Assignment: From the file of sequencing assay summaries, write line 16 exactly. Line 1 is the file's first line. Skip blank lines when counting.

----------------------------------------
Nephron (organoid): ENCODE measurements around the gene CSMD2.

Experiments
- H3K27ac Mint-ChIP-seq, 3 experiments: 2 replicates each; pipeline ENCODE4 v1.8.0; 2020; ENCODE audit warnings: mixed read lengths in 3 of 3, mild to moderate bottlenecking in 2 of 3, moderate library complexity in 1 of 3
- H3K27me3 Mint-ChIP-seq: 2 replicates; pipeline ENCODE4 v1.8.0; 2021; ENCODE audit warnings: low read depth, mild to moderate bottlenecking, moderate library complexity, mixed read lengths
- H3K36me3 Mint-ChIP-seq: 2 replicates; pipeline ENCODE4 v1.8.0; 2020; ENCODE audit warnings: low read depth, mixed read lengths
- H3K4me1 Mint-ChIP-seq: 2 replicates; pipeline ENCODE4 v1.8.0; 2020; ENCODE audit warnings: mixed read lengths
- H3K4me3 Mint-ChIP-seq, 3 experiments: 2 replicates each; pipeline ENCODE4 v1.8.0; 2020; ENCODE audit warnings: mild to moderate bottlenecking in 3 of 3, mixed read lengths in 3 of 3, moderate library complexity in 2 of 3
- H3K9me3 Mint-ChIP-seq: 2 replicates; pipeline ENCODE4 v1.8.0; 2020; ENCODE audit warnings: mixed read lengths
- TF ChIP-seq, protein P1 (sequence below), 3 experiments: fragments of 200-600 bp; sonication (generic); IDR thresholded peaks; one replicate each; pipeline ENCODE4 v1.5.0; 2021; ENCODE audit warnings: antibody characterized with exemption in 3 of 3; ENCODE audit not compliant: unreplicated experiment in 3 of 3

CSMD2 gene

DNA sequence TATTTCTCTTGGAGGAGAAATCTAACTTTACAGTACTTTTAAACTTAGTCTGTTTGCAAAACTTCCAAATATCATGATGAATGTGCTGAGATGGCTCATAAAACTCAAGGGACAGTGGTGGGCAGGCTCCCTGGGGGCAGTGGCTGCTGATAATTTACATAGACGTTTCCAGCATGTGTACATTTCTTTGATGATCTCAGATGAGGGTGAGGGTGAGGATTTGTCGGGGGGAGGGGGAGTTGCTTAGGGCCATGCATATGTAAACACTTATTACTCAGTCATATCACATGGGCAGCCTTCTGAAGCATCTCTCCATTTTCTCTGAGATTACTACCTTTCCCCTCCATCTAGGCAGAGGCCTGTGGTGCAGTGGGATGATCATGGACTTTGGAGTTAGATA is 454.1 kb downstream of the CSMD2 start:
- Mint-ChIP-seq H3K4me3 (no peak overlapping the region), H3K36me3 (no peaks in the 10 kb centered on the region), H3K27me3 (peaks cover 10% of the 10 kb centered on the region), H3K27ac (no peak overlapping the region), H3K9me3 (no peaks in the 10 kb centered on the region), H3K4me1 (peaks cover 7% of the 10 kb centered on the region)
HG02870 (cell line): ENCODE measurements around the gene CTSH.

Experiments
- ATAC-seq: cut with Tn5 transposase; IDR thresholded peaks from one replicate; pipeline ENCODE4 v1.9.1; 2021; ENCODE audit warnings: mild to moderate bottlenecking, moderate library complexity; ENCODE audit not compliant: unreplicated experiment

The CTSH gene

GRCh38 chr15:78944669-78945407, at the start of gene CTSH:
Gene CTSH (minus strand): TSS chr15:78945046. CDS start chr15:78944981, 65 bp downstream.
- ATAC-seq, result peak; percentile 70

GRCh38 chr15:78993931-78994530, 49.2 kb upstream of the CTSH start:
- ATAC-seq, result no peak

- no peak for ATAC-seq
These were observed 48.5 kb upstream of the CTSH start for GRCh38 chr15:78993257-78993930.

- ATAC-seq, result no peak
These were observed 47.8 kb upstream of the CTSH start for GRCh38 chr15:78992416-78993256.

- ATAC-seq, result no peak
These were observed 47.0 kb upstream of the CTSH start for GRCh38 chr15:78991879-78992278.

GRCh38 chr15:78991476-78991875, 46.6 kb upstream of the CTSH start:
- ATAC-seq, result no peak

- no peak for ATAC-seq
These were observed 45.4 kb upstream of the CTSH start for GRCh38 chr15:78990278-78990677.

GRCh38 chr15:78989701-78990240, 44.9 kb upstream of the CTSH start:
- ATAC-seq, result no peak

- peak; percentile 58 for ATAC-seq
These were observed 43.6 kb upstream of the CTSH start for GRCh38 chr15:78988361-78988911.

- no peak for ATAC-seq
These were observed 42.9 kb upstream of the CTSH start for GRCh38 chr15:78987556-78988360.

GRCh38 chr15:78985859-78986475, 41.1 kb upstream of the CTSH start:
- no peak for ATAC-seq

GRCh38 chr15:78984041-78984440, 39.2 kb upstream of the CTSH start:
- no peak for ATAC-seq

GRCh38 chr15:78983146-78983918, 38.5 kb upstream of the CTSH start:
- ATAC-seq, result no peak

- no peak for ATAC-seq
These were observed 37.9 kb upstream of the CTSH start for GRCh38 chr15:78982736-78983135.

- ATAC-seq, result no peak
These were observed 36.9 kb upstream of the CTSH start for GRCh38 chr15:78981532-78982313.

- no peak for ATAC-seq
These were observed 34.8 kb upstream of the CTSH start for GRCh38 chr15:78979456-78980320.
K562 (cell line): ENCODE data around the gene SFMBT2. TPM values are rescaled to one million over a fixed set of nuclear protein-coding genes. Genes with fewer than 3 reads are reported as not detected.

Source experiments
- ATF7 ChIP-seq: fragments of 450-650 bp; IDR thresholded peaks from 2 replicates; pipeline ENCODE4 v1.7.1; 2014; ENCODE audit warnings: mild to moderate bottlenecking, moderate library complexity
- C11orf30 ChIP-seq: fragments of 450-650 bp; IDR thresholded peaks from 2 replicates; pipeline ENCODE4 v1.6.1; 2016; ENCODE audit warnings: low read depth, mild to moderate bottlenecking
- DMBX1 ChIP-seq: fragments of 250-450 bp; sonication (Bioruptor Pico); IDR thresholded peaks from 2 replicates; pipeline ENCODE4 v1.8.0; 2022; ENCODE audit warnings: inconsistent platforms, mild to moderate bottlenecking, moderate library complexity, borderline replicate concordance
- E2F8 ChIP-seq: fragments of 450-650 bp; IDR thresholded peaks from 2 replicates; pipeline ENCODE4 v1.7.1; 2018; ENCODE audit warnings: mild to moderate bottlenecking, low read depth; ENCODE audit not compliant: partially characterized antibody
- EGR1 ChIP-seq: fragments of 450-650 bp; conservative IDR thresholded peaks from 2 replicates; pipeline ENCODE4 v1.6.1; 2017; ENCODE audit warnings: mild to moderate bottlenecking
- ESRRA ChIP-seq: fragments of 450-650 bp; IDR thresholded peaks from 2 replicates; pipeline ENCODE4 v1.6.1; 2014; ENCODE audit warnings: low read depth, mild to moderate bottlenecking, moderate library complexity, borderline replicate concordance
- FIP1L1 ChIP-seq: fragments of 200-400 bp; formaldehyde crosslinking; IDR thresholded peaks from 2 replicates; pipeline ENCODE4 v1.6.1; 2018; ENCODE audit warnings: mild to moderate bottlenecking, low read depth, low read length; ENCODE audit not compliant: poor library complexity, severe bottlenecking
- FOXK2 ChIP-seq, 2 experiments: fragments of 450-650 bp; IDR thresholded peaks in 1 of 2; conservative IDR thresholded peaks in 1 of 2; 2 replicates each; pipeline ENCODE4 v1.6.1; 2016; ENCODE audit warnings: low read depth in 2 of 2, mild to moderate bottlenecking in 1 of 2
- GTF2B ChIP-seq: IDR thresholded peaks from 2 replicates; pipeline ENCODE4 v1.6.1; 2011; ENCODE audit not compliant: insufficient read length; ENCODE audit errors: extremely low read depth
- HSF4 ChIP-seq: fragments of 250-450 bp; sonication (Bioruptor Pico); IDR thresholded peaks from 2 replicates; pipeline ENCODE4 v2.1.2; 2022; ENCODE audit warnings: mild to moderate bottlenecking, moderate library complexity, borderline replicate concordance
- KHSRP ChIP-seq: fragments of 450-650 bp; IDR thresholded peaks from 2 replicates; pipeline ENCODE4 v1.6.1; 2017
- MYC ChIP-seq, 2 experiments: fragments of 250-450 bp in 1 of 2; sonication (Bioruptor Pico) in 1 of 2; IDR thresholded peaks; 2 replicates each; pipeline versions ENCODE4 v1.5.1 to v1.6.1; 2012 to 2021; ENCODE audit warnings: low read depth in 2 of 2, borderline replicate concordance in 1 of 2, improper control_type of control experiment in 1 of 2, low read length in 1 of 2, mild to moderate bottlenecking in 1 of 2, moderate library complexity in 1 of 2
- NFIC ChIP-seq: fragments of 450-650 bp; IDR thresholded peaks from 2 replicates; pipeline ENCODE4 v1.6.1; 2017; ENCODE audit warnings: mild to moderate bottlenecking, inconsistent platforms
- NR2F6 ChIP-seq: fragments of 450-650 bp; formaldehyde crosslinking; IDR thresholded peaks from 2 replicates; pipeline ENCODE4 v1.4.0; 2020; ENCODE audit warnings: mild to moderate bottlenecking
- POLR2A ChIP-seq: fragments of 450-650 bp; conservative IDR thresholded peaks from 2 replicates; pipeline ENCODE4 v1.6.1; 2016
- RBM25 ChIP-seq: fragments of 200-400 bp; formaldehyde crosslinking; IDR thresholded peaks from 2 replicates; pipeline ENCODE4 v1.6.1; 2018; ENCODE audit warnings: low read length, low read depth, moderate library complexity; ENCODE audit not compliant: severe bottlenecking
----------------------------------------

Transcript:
The CTSH gene